The last sentence about the "unhealthy obsession with food" piqued my interest. If you follow me on Instagram, chances are you have been subjected to photos of my breakfasts or dinners (lunch is generally pretty boring). That being said, I don't think I have an unhealthy obsession with food. I do believe, however, that food is very important and it is a big part of my life. I love to cook and I always have snacks with me because I love to eat and am hungry often. It's a running joke in my grad program that I have a tapeworm because I'm always snacking before class and hangry by the time class is over because it's dinner time. I believe that food is a way to bring people together and it is how I express my feelings for those I truly care for and those who are good to me. I wish I could pay all of my bills with food; in fact, I bring the bartenders various baked goods throughout the year to show them my appreciation (that might be weird, but they love it). I think that food makes the world a better place and that everyone in the world would be happier if someone just surprised them with a plate of food one day. Now, I read a lot of HLB's that are written by young women who have overcome eating disorders and it's no joke. Yes, I have some food aversions (marshmallows, jello, eggs, it's all about texture) and there are some things I won't eat (AKA being a vegetarian eliminates an entire food group), but I don't find myself meal-planning or restricting things from my diet. Yes, I like to be in control of my kitchen, but it's because I love to cook and I love sharing that with others. Does gaining weight and calories come into my mind? Yes, of course. I think that is part of being a young woman in modern America. I think that also comes with losing 35 pounds (healthily) and wanting to keep it off. I love spinach, Greek yogurt, and oatmeal, but I also love ice cream, chocolate, and beer. I think my love of food is a healthy balance, not an unhealthy obsession.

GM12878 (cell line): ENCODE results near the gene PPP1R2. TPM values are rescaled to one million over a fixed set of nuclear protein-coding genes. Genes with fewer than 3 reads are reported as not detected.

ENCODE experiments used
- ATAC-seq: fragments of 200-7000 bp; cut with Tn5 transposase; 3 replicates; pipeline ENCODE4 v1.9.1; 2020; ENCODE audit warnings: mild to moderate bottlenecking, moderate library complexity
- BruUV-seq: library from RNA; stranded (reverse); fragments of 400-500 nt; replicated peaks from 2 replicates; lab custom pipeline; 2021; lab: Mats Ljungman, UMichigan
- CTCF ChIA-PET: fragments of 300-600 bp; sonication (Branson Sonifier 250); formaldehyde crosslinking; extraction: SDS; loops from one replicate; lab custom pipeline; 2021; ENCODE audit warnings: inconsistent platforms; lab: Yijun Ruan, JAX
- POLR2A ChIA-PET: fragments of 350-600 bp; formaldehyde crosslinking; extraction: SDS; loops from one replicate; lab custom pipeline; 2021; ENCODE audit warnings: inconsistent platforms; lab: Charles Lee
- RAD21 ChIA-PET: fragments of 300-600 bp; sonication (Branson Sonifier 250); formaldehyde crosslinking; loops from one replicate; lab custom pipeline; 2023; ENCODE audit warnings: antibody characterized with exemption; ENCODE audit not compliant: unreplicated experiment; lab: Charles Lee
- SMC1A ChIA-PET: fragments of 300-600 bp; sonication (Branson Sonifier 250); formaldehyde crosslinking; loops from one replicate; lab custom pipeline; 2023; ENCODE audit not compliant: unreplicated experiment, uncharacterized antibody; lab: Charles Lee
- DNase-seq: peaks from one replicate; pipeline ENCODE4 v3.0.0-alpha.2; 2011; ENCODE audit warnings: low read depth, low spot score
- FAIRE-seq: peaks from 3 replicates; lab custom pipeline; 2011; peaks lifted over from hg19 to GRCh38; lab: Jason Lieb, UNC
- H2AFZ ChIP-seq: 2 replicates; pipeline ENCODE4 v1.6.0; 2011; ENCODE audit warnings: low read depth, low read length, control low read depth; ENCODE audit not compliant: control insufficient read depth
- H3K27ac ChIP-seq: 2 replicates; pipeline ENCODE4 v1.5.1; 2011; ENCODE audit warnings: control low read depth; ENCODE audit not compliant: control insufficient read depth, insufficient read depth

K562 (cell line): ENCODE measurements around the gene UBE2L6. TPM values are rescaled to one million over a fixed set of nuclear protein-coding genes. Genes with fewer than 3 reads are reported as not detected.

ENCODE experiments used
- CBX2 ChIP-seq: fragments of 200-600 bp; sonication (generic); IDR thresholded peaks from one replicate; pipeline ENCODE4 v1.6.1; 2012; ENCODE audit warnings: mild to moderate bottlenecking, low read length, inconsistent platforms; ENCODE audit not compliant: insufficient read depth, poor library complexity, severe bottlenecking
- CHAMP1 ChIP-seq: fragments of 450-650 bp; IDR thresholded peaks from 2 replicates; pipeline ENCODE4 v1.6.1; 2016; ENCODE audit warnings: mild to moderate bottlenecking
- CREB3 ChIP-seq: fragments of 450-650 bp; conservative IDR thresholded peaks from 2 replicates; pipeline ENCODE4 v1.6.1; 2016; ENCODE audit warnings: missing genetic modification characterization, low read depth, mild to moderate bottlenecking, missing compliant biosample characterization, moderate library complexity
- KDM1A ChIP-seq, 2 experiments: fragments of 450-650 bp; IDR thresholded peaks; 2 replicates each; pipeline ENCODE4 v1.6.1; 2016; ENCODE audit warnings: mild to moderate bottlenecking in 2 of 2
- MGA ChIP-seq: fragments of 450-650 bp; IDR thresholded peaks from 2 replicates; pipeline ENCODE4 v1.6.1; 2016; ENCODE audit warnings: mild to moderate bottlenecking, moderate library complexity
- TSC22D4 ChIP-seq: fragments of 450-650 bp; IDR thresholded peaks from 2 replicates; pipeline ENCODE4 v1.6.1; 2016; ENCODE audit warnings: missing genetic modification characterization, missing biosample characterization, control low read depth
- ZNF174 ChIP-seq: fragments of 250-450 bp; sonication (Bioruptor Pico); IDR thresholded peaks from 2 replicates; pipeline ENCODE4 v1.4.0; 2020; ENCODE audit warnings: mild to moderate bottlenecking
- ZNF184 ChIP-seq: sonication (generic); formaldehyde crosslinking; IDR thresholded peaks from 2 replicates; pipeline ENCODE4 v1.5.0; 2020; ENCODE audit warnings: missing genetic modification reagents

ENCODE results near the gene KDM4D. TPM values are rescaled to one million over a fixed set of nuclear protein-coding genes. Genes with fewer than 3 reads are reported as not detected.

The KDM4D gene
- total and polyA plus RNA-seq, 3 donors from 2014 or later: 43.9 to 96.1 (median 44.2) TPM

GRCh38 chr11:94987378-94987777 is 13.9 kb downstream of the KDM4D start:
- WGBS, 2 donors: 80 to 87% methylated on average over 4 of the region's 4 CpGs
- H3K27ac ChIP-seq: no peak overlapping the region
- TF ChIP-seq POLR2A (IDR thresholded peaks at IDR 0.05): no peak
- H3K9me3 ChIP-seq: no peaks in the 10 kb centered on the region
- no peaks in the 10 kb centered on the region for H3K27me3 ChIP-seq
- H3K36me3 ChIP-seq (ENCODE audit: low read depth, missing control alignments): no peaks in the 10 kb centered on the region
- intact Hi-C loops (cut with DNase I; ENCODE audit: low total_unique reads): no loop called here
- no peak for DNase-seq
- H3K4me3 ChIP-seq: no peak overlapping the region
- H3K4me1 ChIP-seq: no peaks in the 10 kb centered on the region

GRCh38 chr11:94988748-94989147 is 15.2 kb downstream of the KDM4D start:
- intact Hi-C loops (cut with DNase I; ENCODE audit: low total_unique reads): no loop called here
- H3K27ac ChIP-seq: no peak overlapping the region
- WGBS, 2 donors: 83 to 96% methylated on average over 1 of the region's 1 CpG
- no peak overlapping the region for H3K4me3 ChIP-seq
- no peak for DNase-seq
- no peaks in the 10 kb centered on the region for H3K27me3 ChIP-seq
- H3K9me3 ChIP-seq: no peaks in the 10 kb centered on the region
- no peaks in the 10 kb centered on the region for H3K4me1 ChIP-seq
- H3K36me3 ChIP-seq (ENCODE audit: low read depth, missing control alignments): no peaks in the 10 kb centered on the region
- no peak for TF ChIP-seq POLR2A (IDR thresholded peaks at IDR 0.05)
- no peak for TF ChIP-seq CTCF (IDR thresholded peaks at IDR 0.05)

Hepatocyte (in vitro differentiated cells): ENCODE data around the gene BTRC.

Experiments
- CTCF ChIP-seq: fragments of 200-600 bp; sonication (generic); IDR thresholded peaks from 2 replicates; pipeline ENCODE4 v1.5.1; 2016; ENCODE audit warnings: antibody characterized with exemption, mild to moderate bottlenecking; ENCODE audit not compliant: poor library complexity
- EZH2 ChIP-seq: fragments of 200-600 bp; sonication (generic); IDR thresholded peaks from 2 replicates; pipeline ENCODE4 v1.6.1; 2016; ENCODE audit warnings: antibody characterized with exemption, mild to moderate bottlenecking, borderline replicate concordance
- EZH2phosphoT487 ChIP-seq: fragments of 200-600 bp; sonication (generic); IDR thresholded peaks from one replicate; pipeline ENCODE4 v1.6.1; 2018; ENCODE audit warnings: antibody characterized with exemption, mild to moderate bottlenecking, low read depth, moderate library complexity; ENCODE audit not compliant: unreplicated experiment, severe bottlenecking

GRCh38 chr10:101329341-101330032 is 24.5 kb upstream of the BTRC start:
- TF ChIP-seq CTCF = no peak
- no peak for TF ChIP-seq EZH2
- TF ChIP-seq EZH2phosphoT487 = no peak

The article goes on to say:
You can read the article here. The fact that the article does not link to the original study and a Google search did not quickly turn up the study, I'm a little hesitant to believe this article. But, I do think it is interesting and raises some good points! However, what does it say about constant pictures of exercise equipment or post-workout photos? Does that indicate exercise obsession?
I figured it would only be appropriate (and mildly humorous) to include photos of Instagrammed food:
How could you not be obsessed with food when it looks like this?
What are your thoughts about social media and food obsession? Do you find yourself thinking about food a lot as a healthy living blogger, or even as a person who lives a healthy lifestyle?